while(num2 > limit)
		{
			total = num1 * num2;
			if(total == Reverse(total))
				return total;

			num2--;
		}
		num1--;
	}

	return -1;
}

_int64 Reverse(_int64 num)
{
	_int64 inv = 0;

	while (num > 0)
	{
			inv = inv * 10 + (num % 10);
			num = num / 10;
	}

	return inv;
}

Results:

Digits:        Speed:                 Speed Ratio:
3 digits       664 microseconds       1:195 (over prime)
4 digits       22 microseconds        1:818181 (over prime)
5 digits       105 milliseconds
6 digits       64 milliseconds

The initial answer was found in 664 microseconds. The 4 digits palindrome was found in 22 microseconds. At this point I got adventurous and found the largest palindrome of 5 and 6 digit numbers. 5 digits were found in 105 milliseconds while 6 digits were found in 64 milliseconds. We now can see something interesting emerge. We are finding some more complicated number sets faster than some simpler number sets. For instance, 6 digits are found faster than 5 digits. This has to do entirely with how close the palindrome is to the “surface” (biggest num1 and num2). The algorithm started off increasing in time as the number sets increased. Now, the time required is indifferent to the size of the number sets (For the most part. Larger math still takes more time. If we could magically erase that factor, time would be completely independent of size).

Optimization 3: When I originally wrote this article many years ago, I stopped at optimization2. Since then I have learned a bit and decided to try and make it faster. Thus, I bring you optimization3. This optimization requires us to look at what a palindrome is. Let’s look at a simple 4 digit palindrome:

abba

Let us pretend the letters above represent some unknown numbers (like 1001, or 2332). We can represent this palindrome as:

1000a + 100b + 10b + a

Or

1001a + 110b

Now, we might be able to see that both 1001 and 110 are divisible by 11 (a prime) so let’s factor it out:

11(91a + 10b)

What this means to us is that at least one of the two numbers used to make any palindrome is divisible by 11. Don’t believe me? Let’s try an 8 digit palindrome:

abcddcba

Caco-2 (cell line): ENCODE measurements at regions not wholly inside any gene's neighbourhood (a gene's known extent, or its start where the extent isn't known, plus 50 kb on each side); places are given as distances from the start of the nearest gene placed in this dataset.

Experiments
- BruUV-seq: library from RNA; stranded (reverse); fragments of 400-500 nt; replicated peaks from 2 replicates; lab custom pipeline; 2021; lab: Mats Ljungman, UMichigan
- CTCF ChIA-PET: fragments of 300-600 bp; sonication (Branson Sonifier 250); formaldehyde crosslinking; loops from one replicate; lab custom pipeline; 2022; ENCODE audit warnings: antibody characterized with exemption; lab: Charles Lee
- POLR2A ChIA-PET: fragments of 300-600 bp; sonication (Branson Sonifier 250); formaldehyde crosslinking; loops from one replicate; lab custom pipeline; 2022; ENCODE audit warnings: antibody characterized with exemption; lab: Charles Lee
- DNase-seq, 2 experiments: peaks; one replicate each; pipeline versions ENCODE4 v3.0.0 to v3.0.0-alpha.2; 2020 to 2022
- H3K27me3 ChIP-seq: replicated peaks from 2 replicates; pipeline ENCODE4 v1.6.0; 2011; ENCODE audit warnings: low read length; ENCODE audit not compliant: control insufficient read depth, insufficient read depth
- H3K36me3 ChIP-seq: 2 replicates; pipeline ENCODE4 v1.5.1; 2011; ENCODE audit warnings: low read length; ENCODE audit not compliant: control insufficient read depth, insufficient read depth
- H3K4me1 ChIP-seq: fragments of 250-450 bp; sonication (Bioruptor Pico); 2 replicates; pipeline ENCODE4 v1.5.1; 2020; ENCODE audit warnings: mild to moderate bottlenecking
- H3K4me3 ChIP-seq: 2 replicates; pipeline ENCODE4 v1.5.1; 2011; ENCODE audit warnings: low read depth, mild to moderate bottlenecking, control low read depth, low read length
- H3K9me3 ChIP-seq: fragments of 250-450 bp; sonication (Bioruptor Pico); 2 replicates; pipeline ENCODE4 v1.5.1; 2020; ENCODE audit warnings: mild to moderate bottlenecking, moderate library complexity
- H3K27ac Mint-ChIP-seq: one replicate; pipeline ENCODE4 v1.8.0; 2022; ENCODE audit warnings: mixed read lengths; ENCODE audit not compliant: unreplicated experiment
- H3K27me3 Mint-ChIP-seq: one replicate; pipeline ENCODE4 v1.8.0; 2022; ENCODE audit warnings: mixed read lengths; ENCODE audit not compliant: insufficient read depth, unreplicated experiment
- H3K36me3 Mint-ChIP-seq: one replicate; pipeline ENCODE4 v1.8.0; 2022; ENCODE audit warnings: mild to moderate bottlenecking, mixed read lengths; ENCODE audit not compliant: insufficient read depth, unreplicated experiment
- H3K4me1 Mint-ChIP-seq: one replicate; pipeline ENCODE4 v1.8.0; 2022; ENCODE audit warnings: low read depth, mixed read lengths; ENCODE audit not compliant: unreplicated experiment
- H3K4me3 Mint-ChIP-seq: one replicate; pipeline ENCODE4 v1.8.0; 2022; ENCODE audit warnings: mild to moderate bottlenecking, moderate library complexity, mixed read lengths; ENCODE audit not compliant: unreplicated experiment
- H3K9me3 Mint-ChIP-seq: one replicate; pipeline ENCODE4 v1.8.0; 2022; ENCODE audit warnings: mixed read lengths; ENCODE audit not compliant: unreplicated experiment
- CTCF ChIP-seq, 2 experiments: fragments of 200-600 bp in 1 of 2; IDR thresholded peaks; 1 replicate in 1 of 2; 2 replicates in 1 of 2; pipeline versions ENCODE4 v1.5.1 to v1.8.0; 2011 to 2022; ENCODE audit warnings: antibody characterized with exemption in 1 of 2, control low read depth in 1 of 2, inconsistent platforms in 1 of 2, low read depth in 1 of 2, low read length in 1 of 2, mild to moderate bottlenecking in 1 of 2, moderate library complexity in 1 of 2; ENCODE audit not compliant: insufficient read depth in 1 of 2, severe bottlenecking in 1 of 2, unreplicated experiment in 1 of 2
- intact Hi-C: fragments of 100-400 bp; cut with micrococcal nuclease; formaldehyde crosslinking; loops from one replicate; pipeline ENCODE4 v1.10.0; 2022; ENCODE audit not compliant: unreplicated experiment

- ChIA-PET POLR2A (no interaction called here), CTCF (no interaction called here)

Can be represented as:

10000000a + 1000000b + 100000c + 10000d + 1000d + 100c + 10b + a

Or

10000001a + 1000010b + 100100c + 11000d

Which is divisible by 11:

11(909091a + 90910b + 9100c + 100d)

Armed with this new knowledge, we can improve our algorithm:

double Run()
{
	int limit = 99;
	int max = 999;

	_int64 num1 = max, num2, total;

	while(num1 > limit)
	{
		num2 = max % 11 == 0? max : max - 9;
		while(num2 > limit)
		{
			total = num1 * num2;
			if(total == Reverse(total))
				return total;

			num2 -= 11;
		}
		num1--;
	}

	return -1;
}

_int64 Reverse(_int64 num)
{
	_int64 inv = 0;

	while (num > 0)
	{
			inv = inv * 10 + (num % 10);
			num = num / 10;
	}

	return inv;
}

Results:

Digits:        Speed:                 Speed Ratio:
3 digits       60 microseconds        1:11 (over optimization2)
4 digits       13 microseconds        1:1.6 (over optimization2)
5 digits       10 milliseconds        1:10 (over optimization2)
6 digits       130 microseconds       1:492 (over optimization2)

As you can see we need only start num2 as the largest multiple of 11 in the set and then decrease it by 11 each iteration. The largest multiple of 11 will alternate between max and max minus 9 (thus: 99, 990, 9999, 99990, etc.).  This algorithm saves us 11 tests every cycle. As a result we find out solution in 60 microseconds, we find 4 digits in 13 microseconds, 5 digits in 10 milliseconds, and 6 digits in an amazing 130 microseconds. I am sure we can do more with the palindrome insight we found above, but this will suffice for now.